Creator(s): The De Laval and Willis families of Limerick.
Administrative History ↴
The de Lavals were a notable Huguenot family who claimed descent from King Henry IV of France and held title to extensive seigneuries in Picardy. Like other Huguenot families, they had greatly benefited from the Edict of Nantes issued by Henry IV in 1598, which granted substantial rights to Calvinist Protestants in a strongly Catholic country. The Edict was bitterly opposed by the Catholic clergy and many French parliaments, and was eventually revoked by Louis XIV in 1685. The revocation deprived French Protestants of all religious and civil liberties and subjected them to intense religious persecution. The Vicomte Henri Robert d’Ully de Laval was imprisoned at Laon in 1688 and his estates were declared forfeit. He was able to escape in September 1689, and eventually sought refuge in Ireland. He moved to Portarlington in 1695, where his rank and considerable wealth allowed him to establish a leading position in the community.
In 1808, the Vicomte’s great-granddaughter Deborah Charlotte Newcombe married Thomas Gilbert Willis, son of Thomas Willis, the Master of Portarlington’s most famous French school. Thomas Gilbert, who had taken Holy Orders in the Anglican community, was appointed Rector of Kilmurry Church, Limerick (now adjacent to the campus of the University of Limerick); his son Thomas was appointed Curate to the same church in 1832. Thomas Gilbert was also appointed Prebendary to St Mary’s Cathedral, and Master of the Diocesan School which he ran from his house in Thomas Street. He died in 1837 and was buried outside the west door of the Cathedral. Following his death, his widow opened a Day and Boarding School for Young Ladies in No. 5 Pery Square, while his son William continued to run the private school in Thomas Street. Thus, the strong tradition of education established by the Willis family in Portarlington was successfully extended to Limerick.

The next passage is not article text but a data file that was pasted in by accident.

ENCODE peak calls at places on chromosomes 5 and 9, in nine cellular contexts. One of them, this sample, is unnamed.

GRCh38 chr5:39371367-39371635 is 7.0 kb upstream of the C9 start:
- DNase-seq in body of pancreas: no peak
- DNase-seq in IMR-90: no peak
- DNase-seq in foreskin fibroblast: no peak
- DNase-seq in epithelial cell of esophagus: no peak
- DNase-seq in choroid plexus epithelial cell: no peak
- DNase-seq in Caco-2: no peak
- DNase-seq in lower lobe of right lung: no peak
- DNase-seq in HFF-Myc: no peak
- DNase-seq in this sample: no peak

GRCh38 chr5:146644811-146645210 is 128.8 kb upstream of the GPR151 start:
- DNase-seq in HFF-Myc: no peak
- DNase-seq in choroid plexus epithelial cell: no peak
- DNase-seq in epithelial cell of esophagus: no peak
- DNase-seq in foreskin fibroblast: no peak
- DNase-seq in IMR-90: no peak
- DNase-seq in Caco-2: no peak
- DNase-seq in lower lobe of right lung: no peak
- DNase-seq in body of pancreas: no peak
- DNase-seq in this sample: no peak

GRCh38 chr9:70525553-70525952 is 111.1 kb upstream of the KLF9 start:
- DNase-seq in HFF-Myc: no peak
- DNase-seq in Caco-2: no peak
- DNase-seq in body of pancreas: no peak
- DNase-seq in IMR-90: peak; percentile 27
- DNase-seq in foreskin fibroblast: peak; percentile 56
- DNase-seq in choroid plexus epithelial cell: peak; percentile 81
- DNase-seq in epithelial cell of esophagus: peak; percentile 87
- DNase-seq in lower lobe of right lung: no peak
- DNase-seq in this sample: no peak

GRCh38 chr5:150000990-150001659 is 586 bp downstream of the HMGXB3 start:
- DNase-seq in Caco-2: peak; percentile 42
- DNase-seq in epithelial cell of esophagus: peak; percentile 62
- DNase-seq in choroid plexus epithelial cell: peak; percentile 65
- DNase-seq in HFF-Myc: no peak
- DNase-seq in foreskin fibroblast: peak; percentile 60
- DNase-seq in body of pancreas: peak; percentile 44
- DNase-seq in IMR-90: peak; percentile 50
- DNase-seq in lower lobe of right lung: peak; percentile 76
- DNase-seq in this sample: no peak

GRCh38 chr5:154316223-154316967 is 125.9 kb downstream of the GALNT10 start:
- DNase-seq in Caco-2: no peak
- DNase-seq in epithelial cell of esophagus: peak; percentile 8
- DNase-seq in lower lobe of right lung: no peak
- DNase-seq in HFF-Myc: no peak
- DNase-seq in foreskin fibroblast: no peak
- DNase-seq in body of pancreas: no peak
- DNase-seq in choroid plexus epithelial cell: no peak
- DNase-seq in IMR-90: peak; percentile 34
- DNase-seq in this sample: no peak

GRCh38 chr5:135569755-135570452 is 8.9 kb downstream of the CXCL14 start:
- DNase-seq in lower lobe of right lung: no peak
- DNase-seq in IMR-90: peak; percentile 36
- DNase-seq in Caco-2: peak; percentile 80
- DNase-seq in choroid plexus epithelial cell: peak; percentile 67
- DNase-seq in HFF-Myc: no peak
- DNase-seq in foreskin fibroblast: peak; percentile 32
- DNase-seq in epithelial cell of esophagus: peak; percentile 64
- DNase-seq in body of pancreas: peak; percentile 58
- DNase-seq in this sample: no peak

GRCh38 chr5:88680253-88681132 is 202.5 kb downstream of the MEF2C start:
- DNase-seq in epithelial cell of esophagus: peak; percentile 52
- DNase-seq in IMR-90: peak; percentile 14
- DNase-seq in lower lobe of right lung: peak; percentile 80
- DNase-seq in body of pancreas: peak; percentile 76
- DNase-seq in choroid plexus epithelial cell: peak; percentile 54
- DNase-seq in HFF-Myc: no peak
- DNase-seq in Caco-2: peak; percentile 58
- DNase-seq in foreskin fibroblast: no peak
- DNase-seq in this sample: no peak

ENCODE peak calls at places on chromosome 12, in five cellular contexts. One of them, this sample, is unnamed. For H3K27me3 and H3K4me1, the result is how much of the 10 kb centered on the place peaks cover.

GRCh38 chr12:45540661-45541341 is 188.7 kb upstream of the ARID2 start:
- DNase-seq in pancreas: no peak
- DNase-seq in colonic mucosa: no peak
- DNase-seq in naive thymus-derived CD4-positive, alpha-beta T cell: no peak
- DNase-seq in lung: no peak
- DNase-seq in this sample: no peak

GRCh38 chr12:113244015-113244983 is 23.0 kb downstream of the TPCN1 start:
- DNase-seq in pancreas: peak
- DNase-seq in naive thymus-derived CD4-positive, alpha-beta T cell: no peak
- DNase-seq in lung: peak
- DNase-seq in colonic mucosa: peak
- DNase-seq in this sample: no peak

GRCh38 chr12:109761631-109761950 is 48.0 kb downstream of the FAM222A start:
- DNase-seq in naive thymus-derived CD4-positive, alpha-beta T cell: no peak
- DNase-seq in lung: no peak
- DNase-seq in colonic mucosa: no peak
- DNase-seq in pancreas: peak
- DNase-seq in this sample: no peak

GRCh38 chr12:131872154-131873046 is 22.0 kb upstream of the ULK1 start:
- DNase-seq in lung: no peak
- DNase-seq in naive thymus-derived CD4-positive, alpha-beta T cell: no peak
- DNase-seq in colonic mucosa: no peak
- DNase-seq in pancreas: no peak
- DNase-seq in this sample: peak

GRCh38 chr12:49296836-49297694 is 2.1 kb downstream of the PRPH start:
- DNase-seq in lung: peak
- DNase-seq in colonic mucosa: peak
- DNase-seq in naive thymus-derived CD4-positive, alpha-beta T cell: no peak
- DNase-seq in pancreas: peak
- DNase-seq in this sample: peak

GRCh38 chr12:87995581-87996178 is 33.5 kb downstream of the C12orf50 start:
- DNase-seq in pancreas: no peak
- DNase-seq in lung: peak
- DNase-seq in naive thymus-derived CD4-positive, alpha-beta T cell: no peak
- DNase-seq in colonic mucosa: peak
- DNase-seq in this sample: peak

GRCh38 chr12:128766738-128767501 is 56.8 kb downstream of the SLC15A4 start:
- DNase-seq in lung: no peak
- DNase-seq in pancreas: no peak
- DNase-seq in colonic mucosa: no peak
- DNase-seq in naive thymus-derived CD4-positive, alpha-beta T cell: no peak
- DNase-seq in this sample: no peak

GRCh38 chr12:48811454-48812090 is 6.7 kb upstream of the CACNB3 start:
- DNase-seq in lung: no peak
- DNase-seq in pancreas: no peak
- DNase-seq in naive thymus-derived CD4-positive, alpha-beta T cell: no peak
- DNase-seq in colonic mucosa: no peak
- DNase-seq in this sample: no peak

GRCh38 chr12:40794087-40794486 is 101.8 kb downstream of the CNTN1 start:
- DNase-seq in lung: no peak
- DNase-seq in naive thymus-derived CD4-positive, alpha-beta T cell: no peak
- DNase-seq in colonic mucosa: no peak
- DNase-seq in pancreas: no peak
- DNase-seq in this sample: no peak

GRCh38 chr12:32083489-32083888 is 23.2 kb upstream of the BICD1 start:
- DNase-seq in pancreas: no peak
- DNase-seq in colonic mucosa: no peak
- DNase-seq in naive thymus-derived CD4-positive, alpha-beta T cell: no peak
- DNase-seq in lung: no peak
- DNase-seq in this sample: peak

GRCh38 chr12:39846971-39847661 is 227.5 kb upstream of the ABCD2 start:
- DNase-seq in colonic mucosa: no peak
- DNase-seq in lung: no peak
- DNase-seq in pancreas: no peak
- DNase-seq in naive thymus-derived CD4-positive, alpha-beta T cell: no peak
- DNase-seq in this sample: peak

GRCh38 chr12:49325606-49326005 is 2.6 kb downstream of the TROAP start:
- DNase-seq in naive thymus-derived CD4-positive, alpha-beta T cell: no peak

Archival History ↴
Donated by Mr and Mrs Carter of Marlborough, Wiltshire, on 21 May 2006. The donation was facilitated by Professor Geraldine Sheridan of the Languages and Cultural Studies Department at the University of Limerick.
Immediate Source Acquisition ↴
Content & Structure
Scope & Content: The De Laval and Willis families of Limerick. ↴
The collection items consist of seals, reproductions of portraits and transcripts of written material relating to the De Laval and Willis families, providing in snapshot detail the fate of a high-ranking Huguenot family forced into exile, their efforts to create a new life in a foreign country, and the lives of their descendants.
Appraisal Destruction ↴
All records have been retained.
No accruals are expected.
The materials are divided into four series according to their form: Seals; Portraits and Photographs; Pedigrees; and Written Material.
Conditions of Access & Use
Unrestricted access to all items.
Conditions Governing Reproduction
Standard copyright regulations apply to all items. For photocopying or reproducing material, please consult with the staff.
1689-1931 [Copies of items made c2000-2005]
1 box (14 files)
Material Language Script
Characteristics Tech Req
Mainly paper documents, mainly in good condition. P21/14 requires a laptop or PC with a CD-drive and Microsoft Office Word or compatible
A hard copy of the descriptive catalogue is available at the University of Limerick Special Collections.
Archive Web Link →
The originals of the materials in this collection are retained by the current representatives of the family in the UK.
Some items relating to the Sandville branch of the family, including a rental book of the Bellview estate kept by James Grene Barry, are held by the Limerick City Museum (http://museum.limerick.ie/). Papers of the Standish Barry family of Leamlara (incorporating estate maps, photographs and press cuttings relating to the sale of the property) are held by Cork County Library.
Descriptive Control Area
ISAD(G): General International Standard Archival Description. 2nd ed. Ottowa: International Council on Archives, 2000.